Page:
Please note there is a limited number of funded post-mortems available each season.

Each clinic has its own specific procedure for dropping off a foetus but as a general rule you must:

  • Contact the clinic first to make sure they haven’t exceeded their quota for funded post-mortems and that your foetus fits the eligibility criteria.
  • Sign a consent form – a vet will not start a post-mortem without this.
  • Double-bag the foetus using heavy duty garbage bags.
  • Keep foetus at a temperature between 4-10 degrees Celsius. To do this, it is recommended that the double-bagged foetus be placed in a large plastic container or bin with ice beneath it and on top.
  • Deliver the aborted foetus within 24 hours of discovery.

Breeders will be provided will a full set of results following the post-mortem as soon as possible. The EHV PCR will also be sent as soon as it’s available, usually within 48-72 working hours.

For the purpose of the broader research, all details will remain strictly confidential and the data will have no direct link to any horse, farm or breeder; the only people who will have access to the results are the mare owner, the vet who conducted the post-mortem and the lead researcher.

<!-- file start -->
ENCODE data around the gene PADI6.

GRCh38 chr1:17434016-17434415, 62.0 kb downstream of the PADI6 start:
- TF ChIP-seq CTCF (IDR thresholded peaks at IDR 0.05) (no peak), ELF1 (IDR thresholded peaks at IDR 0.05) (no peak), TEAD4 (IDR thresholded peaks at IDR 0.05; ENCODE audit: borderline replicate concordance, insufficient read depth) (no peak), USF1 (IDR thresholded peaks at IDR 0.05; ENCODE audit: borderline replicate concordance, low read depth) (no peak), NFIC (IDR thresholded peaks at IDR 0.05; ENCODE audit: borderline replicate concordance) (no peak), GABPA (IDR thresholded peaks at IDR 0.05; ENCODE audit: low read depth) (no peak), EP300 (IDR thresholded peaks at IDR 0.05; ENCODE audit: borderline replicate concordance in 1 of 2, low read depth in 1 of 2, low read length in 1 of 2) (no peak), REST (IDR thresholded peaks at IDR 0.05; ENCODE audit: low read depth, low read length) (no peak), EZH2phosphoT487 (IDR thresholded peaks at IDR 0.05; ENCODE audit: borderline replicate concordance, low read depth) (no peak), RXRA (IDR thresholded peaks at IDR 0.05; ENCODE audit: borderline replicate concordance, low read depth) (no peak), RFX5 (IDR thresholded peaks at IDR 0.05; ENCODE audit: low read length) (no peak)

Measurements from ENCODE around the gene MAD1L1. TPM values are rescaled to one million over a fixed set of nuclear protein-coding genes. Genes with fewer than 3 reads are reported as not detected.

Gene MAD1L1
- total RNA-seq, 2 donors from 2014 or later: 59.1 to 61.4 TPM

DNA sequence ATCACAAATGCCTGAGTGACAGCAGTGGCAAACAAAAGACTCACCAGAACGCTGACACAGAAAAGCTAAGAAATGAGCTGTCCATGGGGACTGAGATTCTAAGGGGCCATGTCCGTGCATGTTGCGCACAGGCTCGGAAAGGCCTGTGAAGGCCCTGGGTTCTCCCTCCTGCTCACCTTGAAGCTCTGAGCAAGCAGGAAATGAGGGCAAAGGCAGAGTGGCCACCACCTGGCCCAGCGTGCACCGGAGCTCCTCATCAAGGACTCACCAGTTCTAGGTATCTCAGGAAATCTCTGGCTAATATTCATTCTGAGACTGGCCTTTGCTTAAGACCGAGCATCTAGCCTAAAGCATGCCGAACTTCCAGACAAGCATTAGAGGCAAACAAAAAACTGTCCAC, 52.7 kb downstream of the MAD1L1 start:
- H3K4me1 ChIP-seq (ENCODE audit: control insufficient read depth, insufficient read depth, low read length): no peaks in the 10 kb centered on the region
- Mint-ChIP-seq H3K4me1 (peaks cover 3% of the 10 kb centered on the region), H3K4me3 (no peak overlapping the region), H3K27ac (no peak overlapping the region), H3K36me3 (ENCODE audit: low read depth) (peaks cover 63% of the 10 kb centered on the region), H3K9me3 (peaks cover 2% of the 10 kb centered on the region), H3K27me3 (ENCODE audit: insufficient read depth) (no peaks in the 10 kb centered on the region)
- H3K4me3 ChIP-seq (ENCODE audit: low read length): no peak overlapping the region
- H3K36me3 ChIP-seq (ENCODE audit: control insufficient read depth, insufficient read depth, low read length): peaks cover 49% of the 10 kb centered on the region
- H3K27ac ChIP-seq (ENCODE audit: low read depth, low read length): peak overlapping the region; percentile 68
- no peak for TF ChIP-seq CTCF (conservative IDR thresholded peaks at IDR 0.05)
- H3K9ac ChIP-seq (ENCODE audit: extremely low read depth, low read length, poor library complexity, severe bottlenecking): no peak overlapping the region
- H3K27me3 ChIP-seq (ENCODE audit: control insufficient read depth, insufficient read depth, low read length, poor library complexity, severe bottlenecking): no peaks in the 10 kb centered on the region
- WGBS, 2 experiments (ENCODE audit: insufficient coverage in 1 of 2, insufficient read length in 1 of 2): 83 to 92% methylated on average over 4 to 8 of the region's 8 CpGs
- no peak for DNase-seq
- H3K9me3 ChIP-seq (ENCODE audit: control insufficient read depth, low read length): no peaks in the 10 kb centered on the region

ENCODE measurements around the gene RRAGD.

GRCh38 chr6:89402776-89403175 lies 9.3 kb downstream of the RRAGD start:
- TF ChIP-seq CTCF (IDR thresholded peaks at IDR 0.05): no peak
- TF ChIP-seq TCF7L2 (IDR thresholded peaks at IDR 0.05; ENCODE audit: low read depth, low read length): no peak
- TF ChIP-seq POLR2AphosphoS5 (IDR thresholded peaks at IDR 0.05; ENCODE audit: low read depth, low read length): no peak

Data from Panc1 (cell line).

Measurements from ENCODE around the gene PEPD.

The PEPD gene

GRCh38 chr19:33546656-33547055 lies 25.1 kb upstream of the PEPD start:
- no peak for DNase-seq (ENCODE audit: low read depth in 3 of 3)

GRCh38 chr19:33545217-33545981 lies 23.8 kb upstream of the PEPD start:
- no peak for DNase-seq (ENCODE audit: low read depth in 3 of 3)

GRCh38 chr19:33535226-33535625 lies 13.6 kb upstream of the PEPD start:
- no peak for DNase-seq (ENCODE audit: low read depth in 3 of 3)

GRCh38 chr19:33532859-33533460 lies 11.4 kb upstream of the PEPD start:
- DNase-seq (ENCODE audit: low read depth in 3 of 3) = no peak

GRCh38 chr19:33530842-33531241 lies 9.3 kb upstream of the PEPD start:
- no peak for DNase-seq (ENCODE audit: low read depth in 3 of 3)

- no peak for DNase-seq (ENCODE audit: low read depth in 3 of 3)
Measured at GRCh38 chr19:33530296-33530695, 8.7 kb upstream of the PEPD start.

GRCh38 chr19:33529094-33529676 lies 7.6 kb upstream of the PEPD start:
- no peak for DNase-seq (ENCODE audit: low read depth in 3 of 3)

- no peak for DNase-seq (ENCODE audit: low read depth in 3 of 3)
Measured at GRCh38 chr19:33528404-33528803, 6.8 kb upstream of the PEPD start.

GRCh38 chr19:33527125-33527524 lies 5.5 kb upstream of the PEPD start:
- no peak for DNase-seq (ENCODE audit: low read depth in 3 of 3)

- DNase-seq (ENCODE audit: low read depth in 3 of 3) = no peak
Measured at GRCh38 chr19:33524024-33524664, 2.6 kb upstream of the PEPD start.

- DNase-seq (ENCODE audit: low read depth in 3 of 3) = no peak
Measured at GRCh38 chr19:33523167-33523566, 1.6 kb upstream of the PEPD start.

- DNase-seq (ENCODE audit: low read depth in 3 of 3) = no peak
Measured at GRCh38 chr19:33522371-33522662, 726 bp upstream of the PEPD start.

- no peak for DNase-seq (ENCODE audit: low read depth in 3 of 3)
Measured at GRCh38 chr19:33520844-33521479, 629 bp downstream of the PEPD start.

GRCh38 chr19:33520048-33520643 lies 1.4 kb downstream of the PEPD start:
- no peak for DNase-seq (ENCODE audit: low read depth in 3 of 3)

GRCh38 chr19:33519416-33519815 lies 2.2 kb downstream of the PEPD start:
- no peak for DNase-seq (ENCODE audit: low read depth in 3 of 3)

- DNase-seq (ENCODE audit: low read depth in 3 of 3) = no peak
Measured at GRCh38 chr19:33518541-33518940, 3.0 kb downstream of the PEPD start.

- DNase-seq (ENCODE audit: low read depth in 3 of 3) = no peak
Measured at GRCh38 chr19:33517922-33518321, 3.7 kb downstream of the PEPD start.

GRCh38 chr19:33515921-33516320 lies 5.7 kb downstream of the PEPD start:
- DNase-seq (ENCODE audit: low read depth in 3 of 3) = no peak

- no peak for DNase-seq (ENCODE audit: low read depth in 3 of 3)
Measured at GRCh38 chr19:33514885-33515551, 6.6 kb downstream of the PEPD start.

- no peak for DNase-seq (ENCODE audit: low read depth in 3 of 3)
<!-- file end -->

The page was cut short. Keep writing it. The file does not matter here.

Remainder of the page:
If you are interested in taking advantage of this opportunity, please contact James Murray at TBA on 0407 137 032 or james@aushorse.net.au.

James will be able to provide you with the detailed information specific to your state, including the relevant consent form, eligibility criteria, and transport and drop-off instructions.

You can also access the Frequently Asked Questions for each state via the links below and the required consent form:

Click here for Consent Form

Click here for NSW FAQs

Click here for QLD FAQs

Click here for VIC FAQs

TBA Launch New Online Education Platform

Thoroughbred Breeders Australia (TBA) has launched a new online education platform designed to allow everybody the opportunity to learn the basics of horse care from industry experts.

The platform – which is hosted at TBALearning.com – already has some 20 modules online, covering areas such as conformation, checking horse health, how to safely load a horse for transport, and how to hold a horse for a vet or farrier.

TBA Learning was developed after breeders told TBA there was nowhere to direct new staff to, where they could learn the foundational skills needed for work in the breeding industry.

More than 40 farms from across the country were consulted as part of the development of the site, with breeders giving their feedback on what subjects were important to be covered.

Importantly, all courses are available for free.